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Showing posts from 2005

I don't know why I find this funny

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I don't know why but there is just something really funny about this..."pack of angry Chihuahuas attack Officer"I would expect perhaps a Mailman but not a Cop.
Maybe the body armor should cover the ankles.....
" Little did Elliott Ness and his Untouchables know but the dreaded Chihuahua Gang was coming up the back steps"

Twas the night before Christmas...A Horse Vets Christmas Story

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Twas the night before Christmas , and the coldest one yet One last farm call to make , for a tired old Horse Vet

The horses were snuggled, and tucked in their stalls Where the only thing moving, were the mice in the walls

Their feed buckets were hung, by the stall doors with care In the hopes that The Horse Doctor, soon would be there

Out in the paddock, there arose quite a fussin’ The hot wire was on, and someone was cussin’

I ran to the window, and stuck my nose through the curtain “I think that’s the Doc", looks like he’s limping for certain”

From out in the barn, came the faint scent of Brandy And he was passing out meds, as if it were candy

Some Bute for your lameness, Dexamethasone for you Antibiotics for that one, and some Banamine too

As he walked back to his truck, he screamed as if shot “I reckon he forgot, that the wire was still hot”

I could still hear him fussin’, as he drove down the hill “Merry Christmas to all, I’ll just send you the bill”



Winter WonderLand

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The summer of surf continues as the winter of surf. The down side is " IT"S COLD". The water temp is now down to 65 degrees and falling towards the 50's (and I live in Florida). Air temp in the 40's this morning but we still went out, and it reminded me that I have been off the weights for over a month. Paddling out in a wetsuit keeps you warm ("er") but the last 20-30 yards through the waves was some work. I have the weekend off emergency duty so it was still good to get out. December is tough but Feb is the worst. Heres hoping the swells keep coming , you can follow whats going on at "the surf-station" web site. Tory does a great job of doing daily reports, even on the cold days.

Awesome Christmas Display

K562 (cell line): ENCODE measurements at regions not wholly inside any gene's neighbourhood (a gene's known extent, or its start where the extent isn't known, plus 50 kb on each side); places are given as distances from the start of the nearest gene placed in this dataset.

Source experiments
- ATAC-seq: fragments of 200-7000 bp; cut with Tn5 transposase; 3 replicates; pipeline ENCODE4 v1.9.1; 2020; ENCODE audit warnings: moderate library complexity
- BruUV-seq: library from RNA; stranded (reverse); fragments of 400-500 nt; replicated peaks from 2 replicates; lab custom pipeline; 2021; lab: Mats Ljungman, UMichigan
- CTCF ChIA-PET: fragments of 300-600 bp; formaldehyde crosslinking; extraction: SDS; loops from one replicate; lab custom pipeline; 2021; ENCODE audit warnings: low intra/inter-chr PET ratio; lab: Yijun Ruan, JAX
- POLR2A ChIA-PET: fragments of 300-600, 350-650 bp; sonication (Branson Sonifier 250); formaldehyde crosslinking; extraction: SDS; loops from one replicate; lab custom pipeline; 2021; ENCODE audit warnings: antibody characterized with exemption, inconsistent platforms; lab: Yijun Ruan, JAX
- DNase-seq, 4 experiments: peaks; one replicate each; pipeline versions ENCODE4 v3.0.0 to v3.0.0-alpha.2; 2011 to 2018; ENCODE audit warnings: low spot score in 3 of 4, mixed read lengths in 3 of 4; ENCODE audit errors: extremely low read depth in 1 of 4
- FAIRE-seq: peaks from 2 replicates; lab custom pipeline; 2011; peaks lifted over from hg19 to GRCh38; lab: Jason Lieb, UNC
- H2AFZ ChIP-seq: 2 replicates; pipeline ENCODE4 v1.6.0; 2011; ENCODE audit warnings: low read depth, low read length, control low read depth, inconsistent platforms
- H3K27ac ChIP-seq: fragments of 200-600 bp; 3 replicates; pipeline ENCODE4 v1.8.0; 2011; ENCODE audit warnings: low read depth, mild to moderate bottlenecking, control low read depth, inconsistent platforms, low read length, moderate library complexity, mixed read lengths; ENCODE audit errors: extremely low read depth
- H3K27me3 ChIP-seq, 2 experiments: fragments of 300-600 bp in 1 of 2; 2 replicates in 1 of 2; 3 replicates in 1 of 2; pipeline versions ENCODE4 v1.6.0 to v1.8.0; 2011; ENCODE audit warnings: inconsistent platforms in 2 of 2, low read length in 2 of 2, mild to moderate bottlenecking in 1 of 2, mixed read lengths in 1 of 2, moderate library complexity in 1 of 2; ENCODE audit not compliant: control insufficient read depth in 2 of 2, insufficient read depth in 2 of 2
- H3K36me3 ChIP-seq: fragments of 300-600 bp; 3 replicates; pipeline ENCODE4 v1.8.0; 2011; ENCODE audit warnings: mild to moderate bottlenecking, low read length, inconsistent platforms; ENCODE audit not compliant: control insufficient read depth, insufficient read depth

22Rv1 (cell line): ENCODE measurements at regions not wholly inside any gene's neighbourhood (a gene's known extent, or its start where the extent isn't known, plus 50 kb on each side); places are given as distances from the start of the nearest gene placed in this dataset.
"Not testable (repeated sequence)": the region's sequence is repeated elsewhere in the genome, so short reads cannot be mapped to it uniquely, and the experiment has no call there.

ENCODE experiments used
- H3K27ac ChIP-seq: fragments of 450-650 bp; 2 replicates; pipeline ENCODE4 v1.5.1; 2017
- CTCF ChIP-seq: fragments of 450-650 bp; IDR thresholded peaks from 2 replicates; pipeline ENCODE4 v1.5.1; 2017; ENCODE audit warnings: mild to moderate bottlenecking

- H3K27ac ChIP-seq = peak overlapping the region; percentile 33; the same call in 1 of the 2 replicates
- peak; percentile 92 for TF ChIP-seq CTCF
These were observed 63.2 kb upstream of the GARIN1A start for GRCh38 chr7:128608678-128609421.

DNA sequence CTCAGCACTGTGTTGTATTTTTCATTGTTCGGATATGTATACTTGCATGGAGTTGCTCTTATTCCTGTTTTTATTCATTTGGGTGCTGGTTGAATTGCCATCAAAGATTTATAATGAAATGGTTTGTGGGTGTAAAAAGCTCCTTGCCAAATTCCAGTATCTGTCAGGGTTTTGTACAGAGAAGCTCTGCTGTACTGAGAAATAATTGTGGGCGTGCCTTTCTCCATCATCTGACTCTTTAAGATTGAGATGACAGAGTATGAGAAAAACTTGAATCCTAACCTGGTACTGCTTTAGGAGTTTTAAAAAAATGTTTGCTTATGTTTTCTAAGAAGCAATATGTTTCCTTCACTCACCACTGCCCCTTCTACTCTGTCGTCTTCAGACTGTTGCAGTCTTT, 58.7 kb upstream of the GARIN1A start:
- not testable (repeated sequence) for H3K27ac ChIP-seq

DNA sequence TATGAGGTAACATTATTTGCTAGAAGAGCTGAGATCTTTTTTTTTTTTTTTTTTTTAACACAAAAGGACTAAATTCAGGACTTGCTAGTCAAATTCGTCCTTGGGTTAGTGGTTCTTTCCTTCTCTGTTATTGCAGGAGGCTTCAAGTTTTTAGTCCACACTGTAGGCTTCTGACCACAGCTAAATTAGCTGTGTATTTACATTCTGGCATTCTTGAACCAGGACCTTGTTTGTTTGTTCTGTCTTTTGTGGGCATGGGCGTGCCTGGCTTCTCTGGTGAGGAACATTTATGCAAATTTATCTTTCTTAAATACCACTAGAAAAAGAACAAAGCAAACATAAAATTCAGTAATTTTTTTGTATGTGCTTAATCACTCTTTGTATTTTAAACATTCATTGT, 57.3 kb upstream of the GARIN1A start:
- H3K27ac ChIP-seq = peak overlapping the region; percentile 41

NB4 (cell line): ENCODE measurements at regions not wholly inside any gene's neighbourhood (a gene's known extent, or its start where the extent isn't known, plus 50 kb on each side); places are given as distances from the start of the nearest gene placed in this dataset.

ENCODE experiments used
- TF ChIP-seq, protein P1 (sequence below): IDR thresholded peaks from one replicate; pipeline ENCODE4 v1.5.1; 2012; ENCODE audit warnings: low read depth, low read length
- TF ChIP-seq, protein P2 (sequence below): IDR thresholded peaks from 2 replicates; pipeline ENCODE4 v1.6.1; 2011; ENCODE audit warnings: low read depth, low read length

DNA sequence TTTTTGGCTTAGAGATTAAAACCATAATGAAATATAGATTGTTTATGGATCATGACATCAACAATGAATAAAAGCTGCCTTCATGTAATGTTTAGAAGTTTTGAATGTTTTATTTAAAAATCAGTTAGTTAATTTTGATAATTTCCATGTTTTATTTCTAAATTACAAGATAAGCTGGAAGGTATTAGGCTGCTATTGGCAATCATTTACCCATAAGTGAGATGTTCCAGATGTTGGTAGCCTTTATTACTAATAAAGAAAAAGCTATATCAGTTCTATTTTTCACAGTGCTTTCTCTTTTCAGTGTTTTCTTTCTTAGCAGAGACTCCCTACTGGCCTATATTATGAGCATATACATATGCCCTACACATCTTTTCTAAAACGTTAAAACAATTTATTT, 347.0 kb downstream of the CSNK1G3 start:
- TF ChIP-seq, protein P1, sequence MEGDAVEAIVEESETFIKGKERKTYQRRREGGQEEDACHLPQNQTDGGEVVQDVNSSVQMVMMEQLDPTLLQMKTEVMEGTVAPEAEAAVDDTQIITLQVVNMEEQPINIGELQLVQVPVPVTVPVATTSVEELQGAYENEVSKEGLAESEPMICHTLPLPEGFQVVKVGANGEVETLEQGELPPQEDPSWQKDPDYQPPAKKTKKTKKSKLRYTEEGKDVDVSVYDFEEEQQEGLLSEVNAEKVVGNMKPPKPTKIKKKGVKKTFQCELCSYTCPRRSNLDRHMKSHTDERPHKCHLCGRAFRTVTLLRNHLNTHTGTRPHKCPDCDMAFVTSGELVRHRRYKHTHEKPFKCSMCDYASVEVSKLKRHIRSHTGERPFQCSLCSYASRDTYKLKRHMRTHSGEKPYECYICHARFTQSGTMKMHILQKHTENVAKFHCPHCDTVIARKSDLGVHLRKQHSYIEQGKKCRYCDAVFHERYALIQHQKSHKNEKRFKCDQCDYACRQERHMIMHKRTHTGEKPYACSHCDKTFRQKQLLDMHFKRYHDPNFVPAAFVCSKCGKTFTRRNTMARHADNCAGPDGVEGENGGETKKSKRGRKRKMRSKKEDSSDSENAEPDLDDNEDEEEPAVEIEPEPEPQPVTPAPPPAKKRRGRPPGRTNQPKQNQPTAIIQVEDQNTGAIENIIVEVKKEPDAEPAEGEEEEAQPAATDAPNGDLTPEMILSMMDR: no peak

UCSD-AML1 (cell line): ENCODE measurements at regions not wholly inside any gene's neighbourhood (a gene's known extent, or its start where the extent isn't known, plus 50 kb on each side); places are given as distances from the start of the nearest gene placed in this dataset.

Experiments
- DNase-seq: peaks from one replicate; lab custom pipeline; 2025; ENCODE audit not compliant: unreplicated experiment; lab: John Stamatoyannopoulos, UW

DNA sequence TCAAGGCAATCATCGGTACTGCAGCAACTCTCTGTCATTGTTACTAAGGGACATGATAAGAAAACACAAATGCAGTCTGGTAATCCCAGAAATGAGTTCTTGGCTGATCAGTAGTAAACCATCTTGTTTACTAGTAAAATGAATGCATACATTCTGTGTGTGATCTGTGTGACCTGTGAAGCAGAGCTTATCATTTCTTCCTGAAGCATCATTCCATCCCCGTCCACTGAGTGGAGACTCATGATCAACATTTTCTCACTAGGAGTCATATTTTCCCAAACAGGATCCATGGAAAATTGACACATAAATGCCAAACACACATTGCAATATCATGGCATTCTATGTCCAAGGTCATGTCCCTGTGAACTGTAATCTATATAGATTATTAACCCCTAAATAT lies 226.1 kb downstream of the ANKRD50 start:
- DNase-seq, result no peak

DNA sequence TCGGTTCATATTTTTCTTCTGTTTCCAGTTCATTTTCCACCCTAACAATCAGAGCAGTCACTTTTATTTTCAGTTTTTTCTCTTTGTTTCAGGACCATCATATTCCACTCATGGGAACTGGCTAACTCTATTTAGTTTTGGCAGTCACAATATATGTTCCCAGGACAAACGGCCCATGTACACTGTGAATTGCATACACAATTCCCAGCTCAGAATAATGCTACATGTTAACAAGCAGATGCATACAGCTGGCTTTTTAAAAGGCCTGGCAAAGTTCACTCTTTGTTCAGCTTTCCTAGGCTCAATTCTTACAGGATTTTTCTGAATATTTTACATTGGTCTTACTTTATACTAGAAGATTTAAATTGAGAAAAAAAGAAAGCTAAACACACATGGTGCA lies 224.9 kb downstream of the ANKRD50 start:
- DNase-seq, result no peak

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I've seen alot of "Grizwalds" over the years but this is without a doubt the absolute best. Whoever this is has way to much time and is clearly a techie. To keep the neighbors from going nuts the music is played on a low power radio transmitter and you tune to the frequency in your car. Turn the sound up on your computer and listen to the "Trans Siberian Orchestra".....this is cool.
Theres nothing quite like bright flashing lights that makes one harken back to a simpler time and place.....NOT.

Virology: A primer on Viruses and "Bird Flu"

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I have recently recieved several questions concerning Viruses in general and the Bird Flu in particular so I thought I would give a short tutorial on the subject. If it's to in depth....sorry, I have a habit of doing that.
More in depth info can be found HERE.
One way to think of viruses in very small microscopic machines that have the ability to invade your cells, reproduce within them and then exit in mass numbers to infect other cells. If you picture this happening you can see why you feel so bad as this is happening. Once a virus gains access to the body (usually through the respiratory system) it attaches to the surface of the respiratory epithelium ( via the "H" protein, Hemaglutinin) and then inserts itself or is absorbed by endocytosis (cellular engulfing). Once within the cell, the virus begins replication protected from attack by the immune system. Once a significant number (crital mass) of viral particles is obtained within the cell, they are expelled (via &quo…
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Doc Weldon & Mac

Cushings Disease...."does this halter make me look fat ?"

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As horses live longer we have to deal with the everymore likely possibility of "cancer".
One of these is a small tumor on the Pituitary gland at the base of the brain. The Pituitary gland is responsible for regulation of Hormone production in the body and as tumors develop they cause an abnormal production of these substances. In the Horse this frequently leads to "Cushings Disease" and a wide array of clinical signs such as Laminitis, a long curly hair coat and excessive drinking. The big problem is the laminitis and hoof abcesses which can spell disaster for your horse, the key is picking up the problem early. To do this we do an extensive physical exam to see if this could actually be Metabolic syndrome (another problem) and then do diagnostic testing for organ function and a dexamethasone suppression test. While the tumor itself is not treatable at this point there are medications we can use to control the clinical signs. Primarily we use Cyproheptidine and Per…

Equine Influenza, Greyhounds and Bird Flu.